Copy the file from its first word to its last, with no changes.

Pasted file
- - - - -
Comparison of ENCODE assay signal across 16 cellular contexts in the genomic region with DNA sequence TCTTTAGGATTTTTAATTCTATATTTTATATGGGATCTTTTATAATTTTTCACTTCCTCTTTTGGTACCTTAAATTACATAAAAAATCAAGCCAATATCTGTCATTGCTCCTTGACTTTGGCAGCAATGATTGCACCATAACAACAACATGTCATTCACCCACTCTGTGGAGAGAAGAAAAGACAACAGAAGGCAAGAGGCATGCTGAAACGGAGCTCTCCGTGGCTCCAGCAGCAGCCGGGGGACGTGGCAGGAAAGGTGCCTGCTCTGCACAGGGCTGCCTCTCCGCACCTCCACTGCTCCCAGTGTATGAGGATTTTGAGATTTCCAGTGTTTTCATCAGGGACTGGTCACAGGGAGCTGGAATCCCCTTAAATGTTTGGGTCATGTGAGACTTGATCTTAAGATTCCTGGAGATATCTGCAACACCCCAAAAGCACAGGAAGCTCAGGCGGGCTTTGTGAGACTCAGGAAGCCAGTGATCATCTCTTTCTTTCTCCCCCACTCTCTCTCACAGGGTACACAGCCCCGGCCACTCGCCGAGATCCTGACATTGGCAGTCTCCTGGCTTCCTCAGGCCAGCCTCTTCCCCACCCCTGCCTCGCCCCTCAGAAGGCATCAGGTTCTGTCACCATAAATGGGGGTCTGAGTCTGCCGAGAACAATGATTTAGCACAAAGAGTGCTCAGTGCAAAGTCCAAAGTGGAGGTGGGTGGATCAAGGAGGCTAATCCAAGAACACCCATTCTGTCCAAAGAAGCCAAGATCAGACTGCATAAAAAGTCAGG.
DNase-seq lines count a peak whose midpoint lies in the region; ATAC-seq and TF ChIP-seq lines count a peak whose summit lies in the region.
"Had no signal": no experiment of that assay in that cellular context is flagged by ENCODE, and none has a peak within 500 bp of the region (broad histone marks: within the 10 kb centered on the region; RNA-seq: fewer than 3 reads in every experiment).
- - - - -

Comparison of ENCODE assay signal across 16 cellular contexts in the genomic region with DNA sequence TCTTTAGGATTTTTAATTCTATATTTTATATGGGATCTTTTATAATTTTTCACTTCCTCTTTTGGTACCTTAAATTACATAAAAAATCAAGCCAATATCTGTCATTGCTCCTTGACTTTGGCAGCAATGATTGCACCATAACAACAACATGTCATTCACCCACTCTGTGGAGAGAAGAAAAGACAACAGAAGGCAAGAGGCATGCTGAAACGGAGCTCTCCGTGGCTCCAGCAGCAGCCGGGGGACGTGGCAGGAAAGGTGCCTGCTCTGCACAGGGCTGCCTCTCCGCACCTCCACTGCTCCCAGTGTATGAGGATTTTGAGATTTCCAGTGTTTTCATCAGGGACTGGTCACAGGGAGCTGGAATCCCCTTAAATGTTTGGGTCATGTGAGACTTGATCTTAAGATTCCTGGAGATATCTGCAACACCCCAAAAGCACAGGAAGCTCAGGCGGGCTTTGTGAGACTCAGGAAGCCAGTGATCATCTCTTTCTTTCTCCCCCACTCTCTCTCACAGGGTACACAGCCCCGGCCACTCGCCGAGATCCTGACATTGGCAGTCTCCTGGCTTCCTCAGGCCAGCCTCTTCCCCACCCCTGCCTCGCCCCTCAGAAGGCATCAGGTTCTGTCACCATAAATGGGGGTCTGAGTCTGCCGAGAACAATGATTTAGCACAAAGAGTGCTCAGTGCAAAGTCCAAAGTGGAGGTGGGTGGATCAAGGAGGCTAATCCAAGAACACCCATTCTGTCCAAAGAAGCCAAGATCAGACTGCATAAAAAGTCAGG.
DNase-seq lines count a peak whose midpoint lies in the region; ATAC-seq and TF ChIP-seq lines count a peak whose summit lies in the region.
"Had no signal": no experiment of that assay in that cellular context is flagged by ENCODE, and none has a peak within 500 bp of the region (broad histone marks: within the 10 kb centered on the region; RNA-seq: fewer than 3 reads in every experiment).